Sugar, Diabetes and a Call for Regulation

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Dr. Robert Lustig, a pediatric endocrinologist at University of California, San Francisco (UCSF) who has been crusading about the evils of sugar for decades, has watched more and more of his young patient population become obese. He recently published a study in the journal PLOS One demonstrating that increased sugar consumption directly leads to increased rates of diabetes [1].


Sure, increased sugar consumption can cause obesity, which in turn is linked to diabetes, but sugar’s effect on diabetes was independent of obesity’s effect, and independent of the effects of other variables like physical activity, alcohol consumption, age, and socioeconomic status. In the study, no other foods besides sugar yielded significant individual associations with diabetes prevalence after controlling for obesity and other confounders.

kilocalorie: 1 kilocalorie (often shortened to kcal, pronounced “k” cal) = 1000 calories = 1 Calorie (what you see on food packages); a calorie (with a small “c” is defined as the amount of energy it takes to raise the temperature of 1 kilogram of water by 1 degree Celsius.

One can of soda contains 150 kcal of sugar, the amount of sugar that the American Heart Association recommends that men ingest over the course of a day (women get 100 kcal). If everyone in a population drinks one more can of soda per day, Dr. Lustig says, the population rate of diabetes goes up by 1.1%. In the recent PLOS ONE study, he writes [1]:

The issue of whether added sugars may be a population-level driver of the diabetes pandemic is of importance to global health policy. If obesity is a primary driver of diabetes, then measures to reduce calorie consumption and increase physical activity should be prioritized. However, if added sugar consumption is a primary driver, then public health policies to reduce sugar consumption warrant investigation as diabetes prevention proposals — especially for developing countries where diabetes rates are rising dramatically, irrespective of obesity.

His advice has not fallen on deaf ears. Michael Bloomberg, the mayor of New York City, proposed a ban on the sale of sugary drinks larger than 16 oz (a typical 20-ounce bottle of soda contains an amount of high fructose corn syrup equivalent to roughly 16 teaspoons of sugar). The ban would only apply to businesses that fall under the auspices of the health department, like restaurants and movie theaters; convenience and grocery stores would not fall under its purview. Thus, a state Supreme Court Justice deemed it “arbitrary and capricious” and struck it down last week, just one day before it was supposed to go into effect. But Mayor Bloomberg has already successfully fought the courts to institute other public health measures in New York City, like bans on smoking and the posting of calorie counts in chain restaurants, so it’s likely that the fight isn’t over.

Petitioning the FDA to regulate sugar

The Center for Science in the Public Interest (CSPI), a consumer advocacy organization focused on health and nutrition, heeded Bloomberg’s rallying cry and is petitioning the FDA to regulate the amount of sweeteners added to beverages. In 1982 the FDA said they would reassess the safety of added sweeteners if consumption increased or if research indicated that they were a public health hazard. CSPI said that both of those eventualities has come to pass, so it is asking the FDA to set voluntary limits on added sweeteners in sodas and other processed foods. Meanwhile, the USDA has issued new proposals mandating that soda cannot be sold at vending machines in schools. If accepted, these proposals would not go into effect for another year, but 39 states have already implemented similar rules.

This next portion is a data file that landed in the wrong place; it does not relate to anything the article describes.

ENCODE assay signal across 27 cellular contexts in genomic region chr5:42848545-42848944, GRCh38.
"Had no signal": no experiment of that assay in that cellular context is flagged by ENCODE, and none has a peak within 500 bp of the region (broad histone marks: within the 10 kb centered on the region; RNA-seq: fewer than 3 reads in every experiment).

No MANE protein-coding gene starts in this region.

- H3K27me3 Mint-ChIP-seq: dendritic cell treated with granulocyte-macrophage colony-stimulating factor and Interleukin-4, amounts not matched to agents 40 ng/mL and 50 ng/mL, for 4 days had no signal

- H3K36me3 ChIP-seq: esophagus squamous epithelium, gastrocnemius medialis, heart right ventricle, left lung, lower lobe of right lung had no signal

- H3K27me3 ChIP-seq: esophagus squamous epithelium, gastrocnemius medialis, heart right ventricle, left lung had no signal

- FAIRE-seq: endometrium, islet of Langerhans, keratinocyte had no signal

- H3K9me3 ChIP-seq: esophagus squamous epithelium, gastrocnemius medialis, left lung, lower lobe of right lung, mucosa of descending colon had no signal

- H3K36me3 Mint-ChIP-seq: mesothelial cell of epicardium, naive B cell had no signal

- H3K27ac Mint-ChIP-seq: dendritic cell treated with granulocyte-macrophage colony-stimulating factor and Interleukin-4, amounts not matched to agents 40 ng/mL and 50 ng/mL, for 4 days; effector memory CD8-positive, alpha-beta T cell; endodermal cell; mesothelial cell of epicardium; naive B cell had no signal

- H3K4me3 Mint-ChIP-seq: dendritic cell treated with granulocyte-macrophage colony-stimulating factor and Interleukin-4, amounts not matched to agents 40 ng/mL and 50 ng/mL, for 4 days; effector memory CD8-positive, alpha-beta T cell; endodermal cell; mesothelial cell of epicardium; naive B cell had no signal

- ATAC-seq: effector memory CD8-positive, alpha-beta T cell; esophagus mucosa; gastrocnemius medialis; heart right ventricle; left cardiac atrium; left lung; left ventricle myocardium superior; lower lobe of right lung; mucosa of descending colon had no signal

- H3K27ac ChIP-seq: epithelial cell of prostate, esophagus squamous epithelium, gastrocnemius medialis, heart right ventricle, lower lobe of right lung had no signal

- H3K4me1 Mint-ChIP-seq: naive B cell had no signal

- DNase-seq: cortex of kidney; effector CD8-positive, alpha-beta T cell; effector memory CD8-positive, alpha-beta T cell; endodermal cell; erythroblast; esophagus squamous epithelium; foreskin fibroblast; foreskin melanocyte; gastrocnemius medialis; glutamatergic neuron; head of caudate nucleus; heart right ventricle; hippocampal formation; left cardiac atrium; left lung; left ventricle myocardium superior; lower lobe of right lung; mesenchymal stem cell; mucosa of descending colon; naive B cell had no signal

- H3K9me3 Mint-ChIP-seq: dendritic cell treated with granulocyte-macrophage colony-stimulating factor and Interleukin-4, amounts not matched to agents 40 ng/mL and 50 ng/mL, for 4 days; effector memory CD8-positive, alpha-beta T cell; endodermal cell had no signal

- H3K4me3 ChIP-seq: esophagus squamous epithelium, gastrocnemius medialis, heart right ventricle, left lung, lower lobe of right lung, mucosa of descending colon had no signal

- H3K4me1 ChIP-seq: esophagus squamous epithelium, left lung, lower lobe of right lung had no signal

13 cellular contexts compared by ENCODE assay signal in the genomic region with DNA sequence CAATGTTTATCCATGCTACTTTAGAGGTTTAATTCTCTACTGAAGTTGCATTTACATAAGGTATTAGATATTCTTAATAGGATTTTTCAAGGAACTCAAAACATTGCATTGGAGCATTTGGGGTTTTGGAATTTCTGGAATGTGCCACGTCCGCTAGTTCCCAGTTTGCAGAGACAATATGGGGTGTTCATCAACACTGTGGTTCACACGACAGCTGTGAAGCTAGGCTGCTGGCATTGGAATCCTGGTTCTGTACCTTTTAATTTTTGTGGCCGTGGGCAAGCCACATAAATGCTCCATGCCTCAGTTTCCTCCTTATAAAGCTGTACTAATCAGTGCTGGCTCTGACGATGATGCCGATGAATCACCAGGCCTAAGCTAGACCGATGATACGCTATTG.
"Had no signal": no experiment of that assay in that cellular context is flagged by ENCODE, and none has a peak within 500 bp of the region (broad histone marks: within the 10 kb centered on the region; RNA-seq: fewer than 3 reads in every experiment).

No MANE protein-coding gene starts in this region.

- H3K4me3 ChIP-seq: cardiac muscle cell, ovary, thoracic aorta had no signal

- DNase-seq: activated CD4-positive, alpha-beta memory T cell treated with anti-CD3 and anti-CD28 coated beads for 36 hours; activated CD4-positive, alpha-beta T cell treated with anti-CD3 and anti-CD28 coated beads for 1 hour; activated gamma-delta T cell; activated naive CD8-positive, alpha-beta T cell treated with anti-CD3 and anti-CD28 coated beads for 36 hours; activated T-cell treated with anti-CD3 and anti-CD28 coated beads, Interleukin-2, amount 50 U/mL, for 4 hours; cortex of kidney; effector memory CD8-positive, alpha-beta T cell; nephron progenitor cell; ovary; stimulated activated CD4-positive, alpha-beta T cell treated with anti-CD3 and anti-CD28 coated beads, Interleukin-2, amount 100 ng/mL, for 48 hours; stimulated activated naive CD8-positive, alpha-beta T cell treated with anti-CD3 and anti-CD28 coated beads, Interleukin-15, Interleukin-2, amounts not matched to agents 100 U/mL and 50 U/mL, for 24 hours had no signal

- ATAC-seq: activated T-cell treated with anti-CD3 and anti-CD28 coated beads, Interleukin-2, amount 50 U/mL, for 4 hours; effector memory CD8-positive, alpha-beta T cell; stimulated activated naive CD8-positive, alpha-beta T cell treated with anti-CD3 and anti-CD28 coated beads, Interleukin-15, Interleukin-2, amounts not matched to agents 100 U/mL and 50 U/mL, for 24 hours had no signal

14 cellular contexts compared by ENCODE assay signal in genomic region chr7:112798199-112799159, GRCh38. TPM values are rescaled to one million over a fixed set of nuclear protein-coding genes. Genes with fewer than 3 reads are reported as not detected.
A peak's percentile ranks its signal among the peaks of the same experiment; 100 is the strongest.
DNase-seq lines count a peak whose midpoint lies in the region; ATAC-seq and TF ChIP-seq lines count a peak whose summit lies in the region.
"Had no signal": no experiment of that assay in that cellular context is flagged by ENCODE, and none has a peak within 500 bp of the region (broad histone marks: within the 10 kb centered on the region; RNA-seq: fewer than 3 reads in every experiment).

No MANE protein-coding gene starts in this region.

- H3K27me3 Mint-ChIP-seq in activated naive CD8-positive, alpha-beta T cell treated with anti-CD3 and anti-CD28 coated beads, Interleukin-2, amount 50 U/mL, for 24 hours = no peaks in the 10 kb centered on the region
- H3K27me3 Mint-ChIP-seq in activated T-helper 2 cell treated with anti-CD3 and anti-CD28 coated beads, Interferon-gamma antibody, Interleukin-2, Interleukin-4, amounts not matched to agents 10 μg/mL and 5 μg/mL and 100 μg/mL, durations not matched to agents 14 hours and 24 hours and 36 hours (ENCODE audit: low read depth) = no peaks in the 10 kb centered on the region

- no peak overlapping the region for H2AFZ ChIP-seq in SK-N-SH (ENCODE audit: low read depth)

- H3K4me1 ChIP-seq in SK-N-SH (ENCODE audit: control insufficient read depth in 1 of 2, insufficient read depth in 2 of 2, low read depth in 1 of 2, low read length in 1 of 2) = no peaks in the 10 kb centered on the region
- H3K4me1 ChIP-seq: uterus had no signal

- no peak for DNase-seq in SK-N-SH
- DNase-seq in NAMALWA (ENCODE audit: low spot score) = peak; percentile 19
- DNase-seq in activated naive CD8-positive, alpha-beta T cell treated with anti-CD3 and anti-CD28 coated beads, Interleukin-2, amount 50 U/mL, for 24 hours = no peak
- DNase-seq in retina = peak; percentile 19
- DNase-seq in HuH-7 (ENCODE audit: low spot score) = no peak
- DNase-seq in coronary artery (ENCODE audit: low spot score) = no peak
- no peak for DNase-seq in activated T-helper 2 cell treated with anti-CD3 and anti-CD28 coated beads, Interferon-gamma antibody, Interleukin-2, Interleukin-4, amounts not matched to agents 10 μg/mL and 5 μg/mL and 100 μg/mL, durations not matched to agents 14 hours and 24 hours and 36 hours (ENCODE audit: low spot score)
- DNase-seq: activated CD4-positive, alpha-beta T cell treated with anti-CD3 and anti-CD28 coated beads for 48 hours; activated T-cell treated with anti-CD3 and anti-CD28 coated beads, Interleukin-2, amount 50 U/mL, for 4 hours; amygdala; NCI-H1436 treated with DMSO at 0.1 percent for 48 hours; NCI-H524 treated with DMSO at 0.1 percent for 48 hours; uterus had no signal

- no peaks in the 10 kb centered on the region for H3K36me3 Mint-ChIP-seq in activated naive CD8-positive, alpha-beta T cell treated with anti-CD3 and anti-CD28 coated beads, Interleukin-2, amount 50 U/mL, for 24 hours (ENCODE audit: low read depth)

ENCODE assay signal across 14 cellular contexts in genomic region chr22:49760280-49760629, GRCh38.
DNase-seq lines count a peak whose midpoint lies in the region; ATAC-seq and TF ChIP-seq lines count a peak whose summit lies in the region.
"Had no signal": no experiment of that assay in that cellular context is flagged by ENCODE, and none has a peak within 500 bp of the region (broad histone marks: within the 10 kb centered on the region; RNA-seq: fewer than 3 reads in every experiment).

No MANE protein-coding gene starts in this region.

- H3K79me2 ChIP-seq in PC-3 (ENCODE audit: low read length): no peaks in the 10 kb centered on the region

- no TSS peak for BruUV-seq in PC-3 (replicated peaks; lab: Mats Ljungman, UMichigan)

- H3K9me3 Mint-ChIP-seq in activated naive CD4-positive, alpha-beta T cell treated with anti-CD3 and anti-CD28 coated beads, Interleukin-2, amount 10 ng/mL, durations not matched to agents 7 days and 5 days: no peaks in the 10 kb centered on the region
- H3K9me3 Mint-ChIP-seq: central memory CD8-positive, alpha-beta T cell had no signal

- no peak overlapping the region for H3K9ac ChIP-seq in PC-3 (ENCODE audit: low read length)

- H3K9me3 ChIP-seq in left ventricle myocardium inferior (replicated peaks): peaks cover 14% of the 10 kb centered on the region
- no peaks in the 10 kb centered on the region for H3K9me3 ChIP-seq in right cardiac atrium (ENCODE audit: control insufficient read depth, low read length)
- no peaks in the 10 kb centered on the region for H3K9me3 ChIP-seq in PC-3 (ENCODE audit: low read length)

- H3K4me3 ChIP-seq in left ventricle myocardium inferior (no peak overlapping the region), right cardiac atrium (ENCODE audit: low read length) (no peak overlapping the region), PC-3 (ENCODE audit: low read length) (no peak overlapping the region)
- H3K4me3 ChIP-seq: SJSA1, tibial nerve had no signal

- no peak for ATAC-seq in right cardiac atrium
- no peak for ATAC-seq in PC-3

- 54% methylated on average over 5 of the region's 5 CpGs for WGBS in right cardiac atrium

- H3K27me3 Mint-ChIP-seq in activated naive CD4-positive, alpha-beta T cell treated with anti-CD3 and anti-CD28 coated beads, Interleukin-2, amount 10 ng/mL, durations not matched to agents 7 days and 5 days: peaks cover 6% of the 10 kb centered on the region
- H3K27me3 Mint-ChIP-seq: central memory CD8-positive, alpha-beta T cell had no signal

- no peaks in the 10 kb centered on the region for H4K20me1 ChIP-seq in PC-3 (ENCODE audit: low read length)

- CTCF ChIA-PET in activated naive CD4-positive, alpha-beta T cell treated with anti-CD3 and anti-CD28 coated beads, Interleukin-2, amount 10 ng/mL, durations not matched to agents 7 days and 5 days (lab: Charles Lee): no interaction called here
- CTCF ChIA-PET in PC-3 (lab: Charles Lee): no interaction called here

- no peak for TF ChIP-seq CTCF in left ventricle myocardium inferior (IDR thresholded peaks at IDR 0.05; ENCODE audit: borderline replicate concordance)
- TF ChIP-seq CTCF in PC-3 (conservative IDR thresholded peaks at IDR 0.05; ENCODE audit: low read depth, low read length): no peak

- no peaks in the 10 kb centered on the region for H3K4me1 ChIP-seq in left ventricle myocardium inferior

Although data continues to accumulate indicting sugar as a public health menace (Dr. Lustig calls it “evil”), regulating it is hardly a given. The “anti-Bloomberg Bill” was just passed into law in Mississippi; it prevents counties and towns in Mississippi from requiring that restaurants post calorie counts, from capping portion sizes, and from marketing junk food to children. The state government of Mississipi does not think such limits should be legislated; it instead insists that its residents — one third of whom are obese — can make their own decisions about healthful eating.

And of course not everyone agrees that sugar is actually the problem. A recent study funded via an unrestricted research grant from the Coca-Cola Company and published, interestingly enough, in the same journal as Dr. Lustig’s work, concluded that rates of obesity in women have gone up in the last 45 years not because of increased soda consumption but because women are spending less time doing strenuous housework like washing dishes and laundry and more time typing on computers [2]. Yes, for real.

The bitter truth about sugar

In May 2009, Dr. Lustig gave a lecture at USSF called “Sugar: The Bitter Truth”. The lecture was posted on YouTube the following July. The engaging 90-minute talk touches on fructose biochemistry, human physiology, clinical research, public heath, and politics. You can watch the video below.


  1. Basu et al. The relationship of sugar to population-level diabetes prevalence: an econometric analysis of repeated cross-sectional data. PLoS One. 2013;8(2):e57873. doi: 10.1371/journal.pone.0057873. Epub 2013 Feb 27.
    View abstract
  2. Archer et al. 45-Year Trends in Women’s Use of Time and Household Management Energy Expenditure. PLoS One. 2013;8(2):e56620. doi: 10.1371/journal.pone.0056620. Epub 2013 Feb 20.
    View abstract
About the Author

Diana Gitig, Ph.D., is a freelance science write based in White Plains, New York. She earned her Ph.D. in Cell Biology and Genetics from Cornell University's Graduate School of Medical Sciences.